Friday, 23 May 2008

The Times: Fortune-tellers targetted in new Consumer Protection Regulations

(Ed: My question: "Is a 'healing service' where a collection is taken included in this?" My prediction: "The EU is taking over your life.)

The fortune-tellers, at least, must have seen it coming. The biggest overhaul of consumer laws for 40 years takes effect on Monday, tightening controls on everything from door-to-door salesmen to children’s advertising.

Fortune-tellers and astrologists will be bracketed with double-glazing salesman under the new Consumer Protection Regulations. The changes, which implement an EU directive on unfair commercial practices, require businesses for the first time to act fairly towards consumers and will outlaw diresputable trading activities.

Fortune-tellers will have to tell customers that what they offer is “for entertainment only” and not “experimentally proven”. This means that a fortune-teller who sets up a tent at a funfair will have to put up a disclaimer on a board outside.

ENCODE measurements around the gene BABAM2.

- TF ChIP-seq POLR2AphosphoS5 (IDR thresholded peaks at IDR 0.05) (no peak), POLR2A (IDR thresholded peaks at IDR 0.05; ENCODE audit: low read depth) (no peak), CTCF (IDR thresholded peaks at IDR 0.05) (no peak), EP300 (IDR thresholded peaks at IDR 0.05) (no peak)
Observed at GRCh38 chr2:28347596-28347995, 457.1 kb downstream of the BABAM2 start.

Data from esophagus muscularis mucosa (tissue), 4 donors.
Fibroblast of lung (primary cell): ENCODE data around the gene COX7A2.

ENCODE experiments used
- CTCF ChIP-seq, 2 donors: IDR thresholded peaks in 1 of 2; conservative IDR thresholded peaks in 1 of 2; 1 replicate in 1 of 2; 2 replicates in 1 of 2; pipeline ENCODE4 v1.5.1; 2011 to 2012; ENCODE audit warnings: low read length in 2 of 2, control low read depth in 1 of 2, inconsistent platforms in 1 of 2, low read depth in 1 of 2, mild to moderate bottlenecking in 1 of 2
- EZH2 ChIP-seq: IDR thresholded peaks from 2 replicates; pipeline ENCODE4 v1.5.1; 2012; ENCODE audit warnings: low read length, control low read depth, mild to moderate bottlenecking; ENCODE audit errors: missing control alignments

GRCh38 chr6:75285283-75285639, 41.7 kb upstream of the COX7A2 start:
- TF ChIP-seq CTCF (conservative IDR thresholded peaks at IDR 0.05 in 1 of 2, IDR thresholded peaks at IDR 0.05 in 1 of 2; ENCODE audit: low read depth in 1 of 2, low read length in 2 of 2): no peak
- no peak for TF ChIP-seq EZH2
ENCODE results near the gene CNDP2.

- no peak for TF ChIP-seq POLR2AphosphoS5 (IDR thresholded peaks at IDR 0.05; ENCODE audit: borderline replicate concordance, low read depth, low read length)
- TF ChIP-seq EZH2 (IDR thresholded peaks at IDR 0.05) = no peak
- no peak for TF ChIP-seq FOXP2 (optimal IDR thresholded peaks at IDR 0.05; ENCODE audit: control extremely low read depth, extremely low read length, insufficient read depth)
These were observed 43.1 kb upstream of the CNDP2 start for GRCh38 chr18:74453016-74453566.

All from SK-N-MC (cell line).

Similar disclaimers will need to be posted on the websites of faith healers, spiritualists or mediums where appropriate, as well as on invoices and at the top of any printed terms and conditions.

Andy Millmore, a partner at the law firm Harbottle & Lewis in London, said: “What is significant is the sweeping nature of the regulations. They will effectively criminalise actions that might in the past have escaped legal censure, even if they may perhaps have been covered by industry voluntary codes.

“Personalised services may also come under scrutiny. A tarot pack reader, for instance, cannot just pick one of several templates – it would have to be a proper reading designed for that person.”

Claims to secure good fortune, contact the dead or heal through the laying-on of hands are all services that will also have to carry disclaimers, other lawyers say. “You could argue that this is no different from promises given by the Church of Eternal Life, which people pay for, in the sense that they feel obliged to give to the collection,” one said. “It’s no more proven.” Read more
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